A key solution to visual question answering (VQA) exists in how to fuse visual and language features extracted from an input image and question. We show that an attention mechanism that enables dense, bi-directional interactions between the two modalities contributes to boost accuracy of prediction of answers. Specifically, we present a simple architecture that is fully symmetric between visual and language representations, in which each question word attends on image regions and each image region attends on question words. It can be stacked to form a hierarchy for multi-step interactions between an image-question pair. We show through experiments that the proposed architecture achieves a new state-of-the-art on VQA and VQA 2.0 despite its small size. We also present qualitative evaluation, demonstrating how the proposed attention mechanism can generate reasonable attention maps on images and questions, which leads to the correct answer prediction.
In order to answer semantically-complicated questions about an image, a Visual Question Answering (VQA) model needs to fully understand the visual scene in the image, especially the interactive dynamics between different objects. We propose a Relation-aware Graph Attention Network (ReGAT), which encodes each image into a graph and models multi-type inter-object relations via a graph attention mechanism, to learn question-adaptive relation representations. Two types of visual object relations are explored: (i) Explicit Relations that represent geometric positions and semantic interactions between objects; and (ii) Implicit Relations that capture the hidden dynamics between image regions. Experiments demonstrate that ReGAT outperforms prior state-of-the-art approaches on both VQA 2.0 and VQA-CP v2 datasets. We further show that ReGAT is compatible to existing VQA architectures, and can be used as a generic relation encoder to boost the model performance for VQA.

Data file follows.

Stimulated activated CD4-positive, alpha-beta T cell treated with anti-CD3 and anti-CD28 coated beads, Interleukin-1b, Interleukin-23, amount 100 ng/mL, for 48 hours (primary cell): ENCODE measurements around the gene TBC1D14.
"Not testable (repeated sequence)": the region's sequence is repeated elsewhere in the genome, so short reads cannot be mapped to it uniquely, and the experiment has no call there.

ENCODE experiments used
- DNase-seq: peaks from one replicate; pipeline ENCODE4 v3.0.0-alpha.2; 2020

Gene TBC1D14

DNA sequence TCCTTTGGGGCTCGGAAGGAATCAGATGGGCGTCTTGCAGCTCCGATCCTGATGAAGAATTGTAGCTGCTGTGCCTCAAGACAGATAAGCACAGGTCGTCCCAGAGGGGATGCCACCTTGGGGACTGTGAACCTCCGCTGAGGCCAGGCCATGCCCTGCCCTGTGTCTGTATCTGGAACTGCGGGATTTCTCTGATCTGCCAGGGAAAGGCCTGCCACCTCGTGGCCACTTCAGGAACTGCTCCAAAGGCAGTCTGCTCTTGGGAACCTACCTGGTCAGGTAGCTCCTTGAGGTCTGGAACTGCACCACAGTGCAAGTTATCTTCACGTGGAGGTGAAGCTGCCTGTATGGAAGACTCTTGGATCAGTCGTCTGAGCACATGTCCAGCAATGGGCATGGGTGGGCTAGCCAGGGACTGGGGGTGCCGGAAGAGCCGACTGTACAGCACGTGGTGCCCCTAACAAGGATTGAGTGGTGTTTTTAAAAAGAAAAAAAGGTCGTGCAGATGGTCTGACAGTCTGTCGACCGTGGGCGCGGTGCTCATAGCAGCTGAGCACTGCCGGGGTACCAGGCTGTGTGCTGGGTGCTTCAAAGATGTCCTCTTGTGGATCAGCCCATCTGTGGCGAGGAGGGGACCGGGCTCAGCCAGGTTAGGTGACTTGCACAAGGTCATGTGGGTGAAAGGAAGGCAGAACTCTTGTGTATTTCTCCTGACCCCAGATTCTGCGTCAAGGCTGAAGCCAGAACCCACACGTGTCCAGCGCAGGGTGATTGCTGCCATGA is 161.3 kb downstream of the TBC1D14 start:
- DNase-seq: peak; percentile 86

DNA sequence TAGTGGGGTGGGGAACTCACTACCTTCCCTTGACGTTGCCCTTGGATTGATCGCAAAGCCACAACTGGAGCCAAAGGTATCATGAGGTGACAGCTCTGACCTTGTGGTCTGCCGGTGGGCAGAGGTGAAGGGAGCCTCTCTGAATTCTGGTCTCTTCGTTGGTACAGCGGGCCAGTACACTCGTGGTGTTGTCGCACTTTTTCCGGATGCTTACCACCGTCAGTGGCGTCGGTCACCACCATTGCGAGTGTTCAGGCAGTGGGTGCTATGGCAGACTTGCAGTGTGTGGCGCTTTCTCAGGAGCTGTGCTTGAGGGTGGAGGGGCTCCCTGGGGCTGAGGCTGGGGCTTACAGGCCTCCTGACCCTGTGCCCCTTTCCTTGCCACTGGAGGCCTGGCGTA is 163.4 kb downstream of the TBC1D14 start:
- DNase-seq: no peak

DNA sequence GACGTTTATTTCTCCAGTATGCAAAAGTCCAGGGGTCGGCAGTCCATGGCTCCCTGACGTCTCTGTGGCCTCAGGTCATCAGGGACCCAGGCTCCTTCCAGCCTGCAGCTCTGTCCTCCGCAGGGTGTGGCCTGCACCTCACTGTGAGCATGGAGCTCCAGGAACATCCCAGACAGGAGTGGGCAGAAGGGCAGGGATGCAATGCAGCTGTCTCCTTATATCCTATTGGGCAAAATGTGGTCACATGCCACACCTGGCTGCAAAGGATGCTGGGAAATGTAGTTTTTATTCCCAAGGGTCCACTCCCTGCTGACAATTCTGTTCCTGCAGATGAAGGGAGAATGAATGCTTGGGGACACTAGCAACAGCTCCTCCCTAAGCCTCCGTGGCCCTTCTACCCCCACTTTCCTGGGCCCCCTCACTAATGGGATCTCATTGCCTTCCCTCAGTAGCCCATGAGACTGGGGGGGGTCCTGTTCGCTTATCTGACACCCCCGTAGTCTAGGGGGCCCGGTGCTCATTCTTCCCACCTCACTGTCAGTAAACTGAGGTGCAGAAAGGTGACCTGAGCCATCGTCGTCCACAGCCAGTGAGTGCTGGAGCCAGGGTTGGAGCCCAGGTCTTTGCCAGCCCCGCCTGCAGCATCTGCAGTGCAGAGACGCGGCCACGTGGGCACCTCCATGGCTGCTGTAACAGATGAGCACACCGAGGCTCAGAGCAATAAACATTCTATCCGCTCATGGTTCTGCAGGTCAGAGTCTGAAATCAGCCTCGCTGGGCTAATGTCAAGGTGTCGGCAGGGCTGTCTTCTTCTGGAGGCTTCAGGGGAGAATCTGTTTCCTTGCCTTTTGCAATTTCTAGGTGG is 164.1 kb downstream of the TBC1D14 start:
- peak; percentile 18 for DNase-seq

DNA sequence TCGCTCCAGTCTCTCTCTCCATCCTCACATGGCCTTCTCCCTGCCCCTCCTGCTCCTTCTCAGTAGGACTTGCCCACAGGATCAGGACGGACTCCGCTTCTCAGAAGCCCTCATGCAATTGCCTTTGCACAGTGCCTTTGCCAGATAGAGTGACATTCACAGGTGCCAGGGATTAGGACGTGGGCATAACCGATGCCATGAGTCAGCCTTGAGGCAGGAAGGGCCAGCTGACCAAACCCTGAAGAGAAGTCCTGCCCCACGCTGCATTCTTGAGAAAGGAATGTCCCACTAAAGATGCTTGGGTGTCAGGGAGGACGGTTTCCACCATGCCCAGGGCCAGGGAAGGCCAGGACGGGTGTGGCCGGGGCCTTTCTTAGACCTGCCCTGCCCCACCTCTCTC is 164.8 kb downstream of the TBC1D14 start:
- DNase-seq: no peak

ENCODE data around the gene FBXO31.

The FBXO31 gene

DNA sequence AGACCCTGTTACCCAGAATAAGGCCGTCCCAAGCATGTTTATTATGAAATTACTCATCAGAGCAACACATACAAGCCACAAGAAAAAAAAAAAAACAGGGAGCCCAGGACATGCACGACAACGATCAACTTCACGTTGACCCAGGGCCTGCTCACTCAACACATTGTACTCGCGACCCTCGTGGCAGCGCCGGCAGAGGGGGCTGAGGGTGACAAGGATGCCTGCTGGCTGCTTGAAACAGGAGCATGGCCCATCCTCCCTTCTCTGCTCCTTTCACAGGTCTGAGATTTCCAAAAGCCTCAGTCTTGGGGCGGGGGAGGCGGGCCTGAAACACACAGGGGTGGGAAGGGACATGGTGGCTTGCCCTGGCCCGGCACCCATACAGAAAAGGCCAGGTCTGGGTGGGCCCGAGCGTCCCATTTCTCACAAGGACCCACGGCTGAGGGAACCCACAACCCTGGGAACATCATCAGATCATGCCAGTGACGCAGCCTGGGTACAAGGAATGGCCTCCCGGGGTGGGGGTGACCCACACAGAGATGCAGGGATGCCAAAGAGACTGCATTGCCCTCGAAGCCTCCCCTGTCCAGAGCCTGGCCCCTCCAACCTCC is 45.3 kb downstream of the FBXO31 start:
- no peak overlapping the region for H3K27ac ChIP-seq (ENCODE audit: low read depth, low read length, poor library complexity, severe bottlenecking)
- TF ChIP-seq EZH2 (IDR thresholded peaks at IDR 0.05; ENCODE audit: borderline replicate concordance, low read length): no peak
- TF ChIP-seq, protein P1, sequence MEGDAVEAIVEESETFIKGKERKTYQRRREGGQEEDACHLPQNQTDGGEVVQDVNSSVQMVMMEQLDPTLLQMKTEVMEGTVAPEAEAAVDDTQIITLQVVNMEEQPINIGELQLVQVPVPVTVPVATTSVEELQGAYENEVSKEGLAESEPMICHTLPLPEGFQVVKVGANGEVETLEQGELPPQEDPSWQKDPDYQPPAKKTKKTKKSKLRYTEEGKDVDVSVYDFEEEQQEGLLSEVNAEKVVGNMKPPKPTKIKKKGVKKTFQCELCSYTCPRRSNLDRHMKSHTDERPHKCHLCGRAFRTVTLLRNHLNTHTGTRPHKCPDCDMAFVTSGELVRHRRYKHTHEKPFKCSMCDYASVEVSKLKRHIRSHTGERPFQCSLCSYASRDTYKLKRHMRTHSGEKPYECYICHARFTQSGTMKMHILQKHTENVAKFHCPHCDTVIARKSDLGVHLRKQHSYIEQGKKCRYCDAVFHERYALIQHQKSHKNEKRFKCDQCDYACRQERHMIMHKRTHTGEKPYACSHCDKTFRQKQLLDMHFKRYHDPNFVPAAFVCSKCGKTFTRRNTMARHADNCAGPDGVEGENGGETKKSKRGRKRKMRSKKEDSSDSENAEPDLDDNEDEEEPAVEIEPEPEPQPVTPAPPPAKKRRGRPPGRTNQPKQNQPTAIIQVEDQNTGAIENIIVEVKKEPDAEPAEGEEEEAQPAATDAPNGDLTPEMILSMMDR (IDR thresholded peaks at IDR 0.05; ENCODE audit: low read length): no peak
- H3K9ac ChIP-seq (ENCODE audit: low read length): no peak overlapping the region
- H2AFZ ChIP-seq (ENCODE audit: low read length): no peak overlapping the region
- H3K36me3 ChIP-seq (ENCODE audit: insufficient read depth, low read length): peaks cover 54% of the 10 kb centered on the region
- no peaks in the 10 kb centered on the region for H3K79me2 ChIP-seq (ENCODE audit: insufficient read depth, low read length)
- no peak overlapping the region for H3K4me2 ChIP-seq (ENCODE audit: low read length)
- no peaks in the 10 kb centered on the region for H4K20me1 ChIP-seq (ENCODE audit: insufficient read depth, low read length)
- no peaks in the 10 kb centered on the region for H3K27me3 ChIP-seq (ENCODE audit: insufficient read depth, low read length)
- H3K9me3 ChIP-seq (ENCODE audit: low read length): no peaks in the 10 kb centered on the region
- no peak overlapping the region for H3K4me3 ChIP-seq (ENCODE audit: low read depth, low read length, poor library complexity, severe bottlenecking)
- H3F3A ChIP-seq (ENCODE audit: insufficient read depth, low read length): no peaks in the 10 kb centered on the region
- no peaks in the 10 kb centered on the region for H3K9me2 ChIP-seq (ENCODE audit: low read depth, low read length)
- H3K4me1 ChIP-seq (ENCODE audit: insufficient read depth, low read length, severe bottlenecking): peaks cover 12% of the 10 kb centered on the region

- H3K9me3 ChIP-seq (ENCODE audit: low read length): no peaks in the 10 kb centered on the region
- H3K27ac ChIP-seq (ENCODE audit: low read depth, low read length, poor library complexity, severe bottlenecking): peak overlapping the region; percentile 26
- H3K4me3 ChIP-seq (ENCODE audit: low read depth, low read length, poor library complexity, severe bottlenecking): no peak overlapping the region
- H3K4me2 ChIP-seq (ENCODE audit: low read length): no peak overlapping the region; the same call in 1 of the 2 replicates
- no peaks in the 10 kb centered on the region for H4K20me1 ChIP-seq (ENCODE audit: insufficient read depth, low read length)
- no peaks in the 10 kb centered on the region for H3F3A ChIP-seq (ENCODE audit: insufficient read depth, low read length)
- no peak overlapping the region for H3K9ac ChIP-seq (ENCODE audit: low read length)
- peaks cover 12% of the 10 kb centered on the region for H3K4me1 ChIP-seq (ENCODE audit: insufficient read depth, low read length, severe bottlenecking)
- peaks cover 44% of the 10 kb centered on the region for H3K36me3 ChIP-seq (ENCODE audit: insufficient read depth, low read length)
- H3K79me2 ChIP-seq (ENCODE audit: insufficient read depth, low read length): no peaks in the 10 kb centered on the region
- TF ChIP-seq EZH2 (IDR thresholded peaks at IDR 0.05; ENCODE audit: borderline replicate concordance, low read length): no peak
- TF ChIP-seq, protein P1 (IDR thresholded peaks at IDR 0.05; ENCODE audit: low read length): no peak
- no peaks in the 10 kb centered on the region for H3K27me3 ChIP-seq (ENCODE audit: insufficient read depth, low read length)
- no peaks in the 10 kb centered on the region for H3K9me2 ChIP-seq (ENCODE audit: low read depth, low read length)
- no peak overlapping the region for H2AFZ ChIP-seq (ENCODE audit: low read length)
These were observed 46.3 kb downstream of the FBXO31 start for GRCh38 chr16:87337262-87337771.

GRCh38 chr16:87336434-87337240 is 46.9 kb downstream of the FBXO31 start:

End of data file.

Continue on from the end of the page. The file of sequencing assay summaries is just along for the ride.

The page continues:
In Visual Question Answering (VQA), answers have a great correlation with question meaning and visual contents. Thus, to selectively utilize image, question and answer information, we propose a novel trilinear interaction model which simultaneously learns high level associations between these three inputs. In addition, to overcome the interaction complexity, we introduce a multimodal tensor-based PARALIND decomposition which efficiently parameterizes trilinear interaction between the three inputs. Moreover, knowledge distillation is first time applied in Free-form Opened-ended VQA. It is not only for reducing the computational cost and required memory but also for transferring knowledge from trilinear interaction model to bilinear interaction model. The extensive experiments on benchmarking datasets TDIUC, VQA-2.0, and Visual7W show that the proposed compact trilinear interaction model achieves state-of-the-art results when using a single model on all three datasets.
The Visual Question Answering (VQA) task combines challenges for processing data with both Visual and Linguistic processing, to answer basic `common sense' questions about given images. Given an image and a question in natural language, the VQA system tries to find the correct answer to it using visual elements of the image and inference gathered from textual questions. In this survey, we cover and discuss the recent datasets released in the VQA domain dealing with various types of question-formats and enabling robustness of the machine-learning models. Next, we discuss about new deep learning models that have shown promising results over the VQA datasets. At the end, we present and discuss some of the results computed by us over the vanilla VQA models, Stacked Attention Network and the VQA Challenge 2017 winner model. We also provide the detailed analysis along with the challenges and future research directions.